Are temporal locations of harms and benefits important to human existence? Conventional wisdom unambiguously suggests so, albeit interpretations of various dogmatic texts and beliefs. Discussions about pain, grief, and suffering are commonly favored within past temporal settings, unlike those of happiness, comfort, and wellbeing that permeate conversations with future temporal locales. Past pain is preferred to future pain, even when this choice includes more total pain (Callender, 2011). Should these positive and negative qualifiers that constitute conscious existence have privileged temporal locations? This ethical question, like many others surrounding temporality, inherits both theoretical and pragmatic inquiries - becoming indispensable within moral and juridical dispositions. The concept of temporal neutrality, which posits that agents should not attach normative significance to temporal locations of benefits and harms, all else being equal, is central to the present philosophical investigation.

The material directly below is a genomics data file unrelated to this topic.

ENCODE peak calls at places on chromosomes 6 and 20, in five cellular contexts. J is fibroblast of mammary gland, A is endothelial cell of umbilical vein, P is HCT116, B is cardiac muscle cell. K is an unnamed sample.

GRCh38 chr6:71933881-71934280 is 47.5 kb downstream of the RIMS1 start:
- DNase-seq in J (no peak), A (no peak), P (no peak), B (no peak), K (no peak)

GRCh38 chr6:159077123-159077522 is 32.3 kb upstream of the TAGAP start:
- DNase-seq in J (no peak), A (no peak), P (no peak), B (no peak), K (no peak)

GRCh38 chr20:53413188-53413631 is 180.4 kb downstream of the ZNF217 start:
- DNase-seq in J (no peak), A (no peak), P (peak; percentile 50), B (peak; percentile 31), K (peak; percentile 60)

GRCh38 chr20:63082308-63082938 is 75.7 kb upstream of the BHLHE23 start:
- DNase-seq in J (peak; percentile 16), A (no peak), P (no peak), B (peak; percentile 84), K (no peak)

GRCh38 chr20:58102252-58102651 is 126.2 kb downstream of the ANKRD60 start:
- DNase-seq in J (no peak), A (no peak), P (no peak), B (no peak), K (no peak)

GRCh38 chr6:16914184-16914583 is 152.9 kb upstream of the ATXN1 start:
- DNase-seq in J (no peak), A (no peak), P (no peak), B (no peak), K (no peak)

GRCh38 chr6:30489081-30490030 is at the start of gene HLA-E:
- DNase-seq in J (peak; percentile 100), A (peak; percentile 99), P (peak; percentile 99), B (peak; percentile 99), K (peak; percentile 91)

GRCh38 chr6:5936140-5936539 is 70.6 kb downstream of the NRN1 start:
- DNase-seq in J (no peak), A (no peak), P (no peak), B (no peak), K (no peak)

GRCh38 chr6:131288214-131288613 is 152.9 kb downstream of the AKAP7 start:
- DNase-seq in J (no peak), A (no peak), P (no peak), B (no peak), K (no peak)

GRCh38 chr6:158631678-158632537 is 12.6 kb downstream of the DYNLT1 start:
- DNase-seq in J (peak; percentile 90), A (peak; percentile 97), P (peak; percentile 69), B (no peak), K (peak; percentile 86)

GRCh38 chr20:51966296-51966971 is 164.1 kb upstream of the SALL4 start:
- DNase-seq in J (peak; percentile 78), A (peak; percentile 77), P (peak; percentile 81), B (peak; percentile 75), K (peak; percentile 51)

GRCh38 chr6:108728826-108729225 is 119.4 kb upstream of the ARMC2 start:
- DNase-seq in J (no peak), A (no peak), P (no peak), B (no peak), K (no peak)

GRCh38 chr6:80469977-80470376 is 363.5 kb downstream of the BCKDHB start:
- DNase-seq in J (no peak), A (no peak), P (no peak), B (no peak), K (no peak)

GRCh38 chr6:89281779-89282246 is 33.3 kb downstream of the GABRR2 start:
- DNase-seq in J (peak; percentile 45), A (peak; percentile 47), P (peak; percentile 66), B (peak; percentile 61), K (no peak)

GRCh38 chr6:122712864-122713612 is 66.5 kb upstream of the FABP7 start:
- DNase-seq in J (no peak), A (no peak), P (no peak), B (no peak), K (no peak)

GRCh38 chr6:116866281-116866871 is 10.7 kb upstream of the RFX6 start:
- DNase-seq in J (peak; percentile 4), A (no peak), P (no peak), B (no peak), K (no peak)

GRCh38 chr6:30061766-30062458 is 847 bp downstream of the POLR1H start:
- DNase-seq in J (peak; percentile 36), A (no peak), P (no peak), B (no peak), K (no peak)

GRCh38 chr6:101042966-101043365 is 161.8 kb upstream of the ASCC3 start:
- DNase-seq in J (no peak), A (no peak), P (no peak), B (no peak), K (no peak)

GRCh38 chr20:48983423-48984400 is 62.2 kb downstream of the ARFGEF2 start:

In his Prospects for Moral Neutrality chapter of The Oxford Handbook of Philosophy of Time (2011), David O. Brink articulates what exactly temporal neutrality requires and why we ought to care about its precepts. As they are assessed by how they distribute benefits and harms across people’s lives through interpersonal distributive justice, actions and policies can also be assessed by their distribution of benefits and harms across time. This concept of intertemporal distribution is a normative demand of temporal neutrality, and according to some philosophers it makes temporal neutrality an essential part of rationality (Brink, 2011). However, establishing an impartial foundation for temporal neutrality often appears controversial and counterintuitive.